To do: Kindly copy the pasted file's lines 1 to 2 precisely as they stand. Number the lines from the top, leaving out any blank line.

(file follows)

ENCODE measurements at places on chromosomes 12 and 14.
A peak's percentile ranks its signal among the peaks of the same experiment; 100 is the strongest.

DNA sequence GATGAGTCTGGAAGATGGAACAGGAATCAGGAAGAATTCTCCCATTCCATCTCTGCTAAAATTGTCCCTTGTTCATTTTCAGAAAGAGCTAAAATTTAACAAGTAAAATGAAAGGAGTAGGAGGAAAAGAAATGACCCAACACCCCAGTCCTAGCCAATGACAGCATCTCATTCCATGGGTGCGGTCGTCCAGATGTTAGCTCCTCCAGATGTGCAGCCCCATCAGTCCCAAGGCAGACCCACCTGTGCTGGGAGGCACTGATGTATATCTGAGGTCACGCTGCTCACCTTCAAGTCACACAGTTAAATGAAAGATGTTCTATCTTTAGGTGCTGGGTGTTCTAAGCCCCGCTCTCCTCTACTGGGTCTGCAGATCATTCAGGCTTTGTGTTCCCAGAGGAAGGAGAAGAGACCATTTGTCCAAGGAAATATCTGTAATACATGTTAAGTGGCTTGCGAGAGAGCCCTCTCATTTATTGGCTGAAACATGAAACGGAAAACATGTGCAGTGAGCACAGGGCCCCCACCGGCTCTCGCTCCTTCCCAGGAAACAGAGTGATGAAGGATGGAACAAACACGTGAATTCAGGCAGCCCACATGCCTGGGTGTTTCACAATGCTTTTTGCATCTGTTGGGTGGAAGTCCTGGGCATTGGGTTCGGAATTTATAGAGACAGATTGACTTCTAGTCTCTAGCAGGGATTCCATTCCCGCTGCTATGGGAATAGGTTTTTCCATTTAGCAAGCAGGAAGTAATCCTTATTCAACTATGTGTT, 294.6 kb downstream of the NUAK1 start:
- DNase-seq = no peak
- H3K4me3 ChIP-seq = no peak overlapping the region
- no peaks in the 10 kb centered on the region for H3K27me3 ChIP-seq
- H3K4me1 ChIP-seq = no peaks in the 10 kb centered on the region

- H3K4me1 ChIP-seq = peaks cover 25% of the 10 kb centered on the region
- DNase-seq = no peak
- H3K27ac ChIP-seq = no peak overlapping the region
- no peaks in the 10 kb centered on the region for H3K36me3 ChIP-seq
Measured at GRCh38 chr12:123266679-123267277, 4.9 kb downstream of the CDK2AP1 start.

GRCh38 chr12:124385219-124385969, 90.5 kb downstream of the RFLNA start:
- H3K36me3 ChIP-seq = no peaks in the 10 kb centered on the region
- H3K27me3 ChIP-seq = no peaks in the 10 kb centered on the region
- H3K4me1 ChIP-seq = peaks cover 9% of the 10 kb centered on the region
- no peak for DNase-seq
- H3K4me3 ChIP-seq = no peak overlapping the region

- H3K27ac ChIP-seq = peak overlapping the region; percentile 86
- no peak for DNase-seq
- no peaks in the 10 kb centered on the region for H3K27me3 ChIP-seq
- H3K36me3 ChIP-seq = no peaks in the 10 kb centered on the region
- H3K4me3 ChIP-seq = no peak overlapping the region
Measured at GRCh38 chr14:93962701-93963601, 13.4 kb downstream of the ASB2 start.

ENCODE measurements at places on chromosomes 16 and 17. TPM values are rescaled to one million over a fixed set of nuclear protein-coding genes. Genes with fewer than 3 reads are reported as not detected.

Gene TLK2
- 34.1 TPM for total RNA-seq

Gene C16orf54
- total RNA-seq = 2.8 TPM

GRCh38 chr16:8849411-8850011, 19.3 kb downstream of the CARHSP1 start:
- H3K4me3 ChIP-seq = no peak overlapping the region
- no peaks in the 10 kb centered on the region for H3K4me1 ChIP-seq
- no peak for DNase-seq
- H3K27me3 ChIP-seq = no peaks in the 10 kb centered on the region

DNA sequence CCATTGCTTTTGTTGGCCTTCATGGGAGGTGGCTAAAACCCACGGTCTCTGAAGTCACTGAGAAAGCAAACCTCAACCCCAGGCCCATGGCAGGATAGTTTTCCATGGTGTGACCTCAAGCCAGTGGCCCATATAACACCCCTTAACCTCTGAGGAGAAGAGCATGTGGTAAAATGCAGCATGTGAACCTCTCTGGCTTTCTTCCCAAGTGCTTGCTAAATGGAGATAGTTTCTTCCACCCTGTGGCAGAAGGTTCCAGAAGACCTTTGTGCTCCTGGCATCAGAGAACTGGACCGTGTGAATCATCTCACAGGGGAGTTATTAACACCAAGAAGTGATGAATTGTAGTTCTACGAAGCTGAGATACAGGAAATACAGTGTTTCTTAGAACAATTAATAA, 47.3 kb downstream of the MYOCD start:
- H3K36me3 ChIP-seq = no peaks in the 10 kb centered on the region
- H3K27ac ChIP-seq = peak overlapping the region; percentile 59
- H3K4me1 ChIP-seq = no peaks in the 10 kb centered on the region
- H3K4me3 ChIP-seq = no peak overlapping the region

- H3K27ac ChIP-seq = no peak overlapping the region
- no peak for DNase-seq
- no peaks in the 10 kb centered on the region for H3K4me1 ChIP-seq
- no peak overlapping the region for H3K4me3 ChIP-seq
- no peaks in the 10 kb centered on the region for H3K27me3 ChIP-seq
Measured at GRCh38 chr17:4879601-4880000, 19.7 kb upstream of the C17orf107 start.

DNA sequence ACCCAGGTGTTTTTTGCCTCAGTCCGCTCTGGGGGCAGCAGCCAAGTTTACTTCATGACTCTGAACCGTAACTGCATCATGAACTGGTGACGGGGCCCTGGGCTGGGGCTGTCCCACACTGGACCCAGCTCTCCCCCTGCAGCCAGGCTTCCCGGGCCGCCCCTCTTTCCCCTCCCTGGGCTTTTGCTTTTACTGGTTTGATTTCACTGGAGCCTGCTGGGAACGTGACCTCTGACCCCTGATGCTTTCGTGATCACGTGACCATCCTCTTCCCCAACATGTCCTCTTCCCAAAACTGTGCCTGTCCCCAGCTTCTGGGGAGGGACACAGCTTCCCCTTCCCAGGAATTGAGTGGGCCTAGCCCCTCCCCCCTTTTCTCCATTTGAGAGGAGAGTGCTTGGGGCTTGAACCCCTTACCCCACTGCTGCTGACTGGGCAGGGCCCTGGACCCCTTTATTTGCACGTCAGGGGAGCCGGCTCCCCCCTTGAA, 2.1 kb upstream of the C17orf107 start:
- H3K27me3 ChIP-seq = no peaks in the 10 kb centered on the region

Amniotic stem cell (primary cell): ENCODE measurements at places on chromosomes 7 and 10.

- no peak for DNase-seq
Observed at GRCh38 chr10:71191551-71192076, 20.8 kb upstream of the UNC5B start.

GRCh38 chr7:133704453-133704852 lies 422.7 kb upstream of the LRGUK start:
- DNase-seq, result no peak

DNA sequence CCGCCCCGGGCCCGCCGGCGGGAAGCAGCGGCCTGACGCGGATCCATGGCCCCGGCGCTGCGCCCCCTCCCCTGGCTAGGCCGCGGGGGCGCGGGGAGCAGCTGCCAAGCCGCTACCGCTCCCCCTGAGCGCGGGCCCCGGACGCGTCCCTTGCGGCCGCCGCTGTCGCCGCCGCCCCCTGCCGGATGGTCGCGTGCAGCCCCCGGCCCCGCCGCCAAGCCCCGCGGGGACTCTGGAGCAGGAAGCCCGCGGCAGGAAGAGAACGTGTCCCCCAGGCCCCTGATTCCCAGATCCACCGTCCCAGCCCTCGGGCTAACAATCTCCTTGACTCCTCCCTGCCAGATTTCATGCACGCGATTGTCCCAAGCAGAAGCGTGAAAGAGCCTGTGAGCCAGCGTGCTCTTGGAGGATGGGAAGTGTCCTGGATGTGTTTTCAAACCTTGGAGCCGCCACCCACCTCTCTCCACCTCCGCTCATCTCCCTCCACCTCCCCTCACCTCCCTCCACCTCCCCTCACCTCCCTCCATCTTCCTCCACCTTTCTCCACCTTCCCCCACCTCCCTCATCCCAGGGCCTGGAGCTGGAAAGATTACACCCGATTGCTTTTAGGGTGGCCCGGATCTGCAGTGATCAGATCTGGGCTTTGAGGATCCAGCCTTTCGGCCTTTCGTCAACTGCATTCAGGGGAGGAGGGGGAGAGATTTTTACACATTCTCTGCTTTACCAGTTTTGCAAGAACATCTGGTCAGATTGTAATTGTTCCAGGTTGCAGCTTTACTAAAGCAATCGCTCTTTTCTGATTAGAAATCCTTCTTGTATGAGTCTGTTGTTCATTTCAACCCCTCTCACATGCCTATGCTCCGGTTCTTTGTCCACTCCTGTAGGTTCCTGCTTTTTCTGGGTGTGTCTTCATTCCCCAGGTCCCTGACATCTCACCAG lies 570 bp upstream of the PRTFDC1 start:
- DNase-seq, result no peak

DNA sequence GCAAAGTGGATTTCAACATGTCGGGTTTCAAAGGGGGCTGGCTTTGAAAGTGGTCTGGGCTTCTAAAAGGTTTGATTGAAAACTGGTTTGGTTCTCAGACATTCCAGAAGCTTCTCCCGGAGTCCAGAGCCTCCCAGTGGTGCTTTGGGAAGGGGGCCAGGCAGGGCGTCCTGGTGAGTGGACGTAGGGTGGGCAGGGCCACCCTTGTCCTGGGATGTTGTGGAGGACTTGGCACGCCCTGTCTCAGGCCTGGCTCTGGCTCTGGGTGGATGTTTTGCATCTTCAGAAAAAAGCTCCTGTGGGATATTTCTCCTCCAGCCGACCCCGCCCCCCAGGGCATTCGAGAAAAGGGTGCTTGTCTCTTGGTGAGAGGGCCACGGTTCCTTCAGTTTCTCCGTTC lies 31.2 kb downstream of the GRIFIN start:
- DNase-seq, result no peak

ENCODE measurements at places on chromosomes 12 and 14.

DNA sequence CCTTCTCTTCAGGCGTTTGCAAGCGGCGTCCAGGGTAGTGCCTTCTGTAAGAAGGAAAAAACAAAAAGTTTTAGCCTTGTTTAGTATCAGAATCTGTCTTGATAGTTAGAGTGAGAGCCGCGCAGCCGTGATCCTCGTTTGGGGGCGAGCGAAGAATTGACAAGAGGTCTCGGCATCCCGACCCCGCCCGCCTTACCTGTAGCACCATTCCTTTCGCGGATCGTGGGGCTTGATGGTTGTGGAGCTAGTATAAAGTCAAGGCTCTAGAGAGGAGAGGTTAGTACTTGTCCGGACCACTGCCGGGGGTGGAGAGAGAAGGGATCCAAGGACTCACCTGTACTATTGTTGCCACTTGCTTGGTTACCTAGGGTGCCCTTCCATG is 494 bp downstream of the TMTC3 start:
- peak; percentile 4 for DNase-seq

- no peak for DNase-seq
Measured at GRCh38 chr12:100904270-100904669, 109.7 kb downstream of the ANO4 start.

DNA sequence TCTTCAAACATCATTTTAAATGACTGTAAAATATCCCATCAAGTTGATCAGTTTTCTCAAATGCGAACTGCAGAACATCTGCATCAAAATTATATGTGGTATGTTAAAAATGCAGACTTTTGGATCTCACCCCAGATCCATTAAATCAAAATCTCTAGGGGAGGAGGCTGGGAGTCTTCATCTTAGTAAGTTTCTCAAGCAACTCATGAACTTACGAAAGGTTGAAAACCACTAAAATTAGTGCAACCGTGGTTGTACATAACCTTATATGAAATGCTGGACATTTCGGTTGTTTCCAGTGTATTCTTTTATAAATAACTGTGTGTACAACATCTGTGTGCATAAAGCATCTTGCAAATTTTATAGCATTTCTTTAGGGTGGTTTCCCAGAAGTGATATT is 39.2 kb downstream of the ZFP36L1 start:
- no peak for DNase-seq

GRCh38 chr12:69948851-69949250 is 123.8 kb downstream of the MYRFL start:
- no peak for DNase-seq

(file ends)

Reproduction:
ENCODE measurements at places on chromosomes 12 and 14.
A peak's percentile ranks its signal among the peaks of the same experiment; 100 is the strongest.